The global pace of energy efficiency progress must double between now and 2030 to improve energy security and affordability while keeping the goal of limiting global warming to 1.5 degrees Celsius (2.7 degrees Fahrenheit) within reach, according to the International Energy Agency's new report on Wednesday.
The report, Energy Efficiency: The Decade for Action, was released while 700 people from over 80 countries, including more than 30 ministers and 50 CEOs, convened for the IEA's 8th Annual Global Conference in Versailles to address how to accelerate energy efficiency improvements.
Agnes Pannier-Runacher, France's minister for energy transition, and Fatih Birol, IEA executive director, are co-hosting the event, which has been arranged in collaboration with Schneider Electric.
The report shows annual energy efficiency progress reached 2.2% in 2022, twice the average over the previous five years. Global energy demand increased by 1% last year, but this would have been almost three times higher without progress on energy efficiency, the IEA said.
The pace of progress needs to reach over 4% annually by 2030 to reduce greenhouse gas emissions and limit global warming to 1.5C while creating jobs, expanding energy access and reducing bills.
The investment in energy efficiency, which is set to reach record levels of $600 billion this year, also needs to triple to $1.8 trillion by 2030.
"Today, we are seeing strong momentum behind energy efficiency. Countries representing over 70% of the world's energy consumption have introduced new or improved efficiency policies since the global energy crisis began over a year ago," IEA Executive Director Fatih Birol said.
"We now need to push into a higher gear and double energy efficiency progress by the end of this decade. I believe this major global conference, which I am delighted to co-host with French Minister Pannier-Runacher, can be a vital impetus for accelerating ambition and action."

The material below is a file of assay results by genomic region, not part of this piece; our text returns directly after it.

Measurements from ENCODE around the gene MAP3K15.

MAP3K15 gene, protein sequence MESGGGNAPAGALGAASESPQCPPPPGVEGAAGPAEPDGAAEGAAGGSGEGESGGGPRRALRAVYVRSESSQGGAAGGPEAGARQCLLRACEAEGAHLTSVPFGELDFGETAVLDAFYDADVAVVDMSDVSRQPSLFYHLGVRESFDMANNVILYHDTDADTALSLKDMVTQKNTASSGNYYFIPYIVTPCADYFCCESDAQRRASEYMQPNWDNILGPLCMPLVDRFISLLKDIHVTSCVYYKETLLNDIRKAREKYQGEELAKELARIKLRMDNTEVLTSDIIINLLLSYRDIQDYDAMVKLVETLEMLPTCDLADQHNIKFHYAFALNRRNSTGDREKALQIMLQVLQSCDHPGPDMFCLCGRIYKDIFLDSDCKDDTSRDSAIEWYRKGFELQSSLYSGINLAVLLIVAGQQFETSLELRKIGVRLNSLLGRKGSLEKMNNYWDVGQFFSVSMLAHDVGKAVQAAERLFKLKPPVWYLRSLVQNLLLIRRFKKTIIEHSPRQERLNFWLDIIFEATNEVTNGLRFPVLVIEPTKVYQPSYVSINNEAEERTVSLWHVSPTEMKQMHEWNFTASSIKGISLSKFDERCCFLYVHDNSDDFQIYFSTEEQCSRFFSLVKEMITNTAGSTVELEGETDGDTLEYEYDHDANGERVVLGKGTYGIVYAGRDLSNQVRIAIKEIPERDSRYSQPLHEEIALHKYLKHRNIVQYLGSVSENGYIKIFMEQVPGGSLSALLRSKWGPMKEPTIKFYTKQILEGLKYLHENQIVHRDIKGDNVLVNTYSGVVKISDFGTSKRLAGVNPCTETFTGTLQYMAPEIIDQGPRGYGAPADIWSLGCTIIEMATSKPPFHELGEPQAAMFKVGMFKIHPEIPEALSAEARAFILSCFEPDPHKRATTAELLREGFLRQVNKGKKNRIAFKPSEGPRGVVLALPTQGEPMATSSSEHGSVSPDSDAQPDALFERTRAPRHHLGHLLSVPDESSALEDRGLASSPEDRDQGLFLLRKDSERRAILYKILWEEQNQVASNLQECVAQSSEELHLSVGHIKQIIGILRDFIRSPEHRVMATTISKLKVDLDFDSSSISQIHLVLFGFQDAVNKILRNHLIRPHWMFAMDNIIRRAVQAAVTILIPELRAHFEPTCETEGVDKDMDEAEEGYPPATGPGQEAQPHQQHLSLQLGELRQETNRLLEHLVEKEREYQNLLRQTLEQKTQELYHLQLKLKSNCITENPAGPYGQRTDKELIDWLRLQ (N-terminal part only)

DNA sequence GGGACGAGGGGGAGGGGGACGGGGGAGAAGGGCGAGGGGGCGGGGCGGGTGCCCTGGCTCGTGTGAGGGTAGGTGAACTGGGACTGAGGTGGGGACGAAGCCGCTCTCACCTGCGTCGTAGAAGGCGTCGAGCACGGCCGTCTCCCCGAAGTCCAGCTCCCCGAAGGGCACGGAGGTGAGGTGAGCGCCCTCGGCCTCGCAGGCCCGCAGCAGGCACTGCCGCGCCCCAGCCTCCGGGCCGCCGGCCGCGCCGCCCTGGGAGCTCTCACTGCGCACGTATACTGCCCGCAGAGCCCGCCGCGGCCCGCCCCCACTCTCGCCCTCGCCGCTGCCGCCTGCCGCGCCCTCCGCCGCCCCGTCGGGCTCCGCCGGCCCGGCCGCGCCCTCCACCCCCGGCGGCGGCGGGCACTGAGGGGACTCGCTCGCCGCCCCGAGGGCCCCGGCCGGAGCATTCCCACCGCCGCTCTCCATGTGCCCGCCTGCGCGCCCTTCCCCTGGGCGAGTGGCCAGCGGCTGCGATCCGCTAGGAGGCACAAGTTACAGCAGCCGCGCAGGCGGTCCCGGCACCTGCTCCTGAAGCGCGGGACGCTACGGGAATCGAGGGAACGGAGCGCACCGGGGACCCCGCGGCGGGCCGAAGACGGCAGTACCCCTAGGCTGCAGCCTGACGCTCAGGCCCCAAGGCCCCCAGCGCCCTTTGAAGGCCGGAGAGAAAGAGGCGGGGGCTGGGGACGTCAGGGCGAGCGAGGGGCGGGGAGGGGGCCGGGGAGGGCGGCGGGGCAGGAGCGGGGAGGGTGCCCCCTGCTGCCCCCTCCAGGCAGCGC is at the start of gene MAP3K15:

Doubling the pace of global energy efficiency progress could create 12 million new jobs across the world and help bring electricity access to more than 800 million people globally.
"Energy savings and energy efficiency are the most simple and obvious responses to both the energy and climate crises. They are one of the most crucial actions for clean energy transitions," France's Minister for Energy Transition, Agnes Pannier-Runacher, said.
Jean-Pascal Tricoire, chairman of Schneider Electric, noted that optimizing how energy is consumed is a priority to tackle the climate and energy crises.
"We have all the ingredients. What we don't have is time: We simply can't let more time go by before we deploy the power of electrification and digital energy-efficiency technologies to the fullest," Tricoire underlined.
According to the IEA, which has developed and updated its policy toolkit for governments, policy will have a critical role to play in delivering on energy efficiency in the short, medium and long term.
The toolkit comprises two parts, the first with 10 strategic principles to maximize the impact of all energy efficiency policies, and the second with a set of sectoral packages on efficiency actions.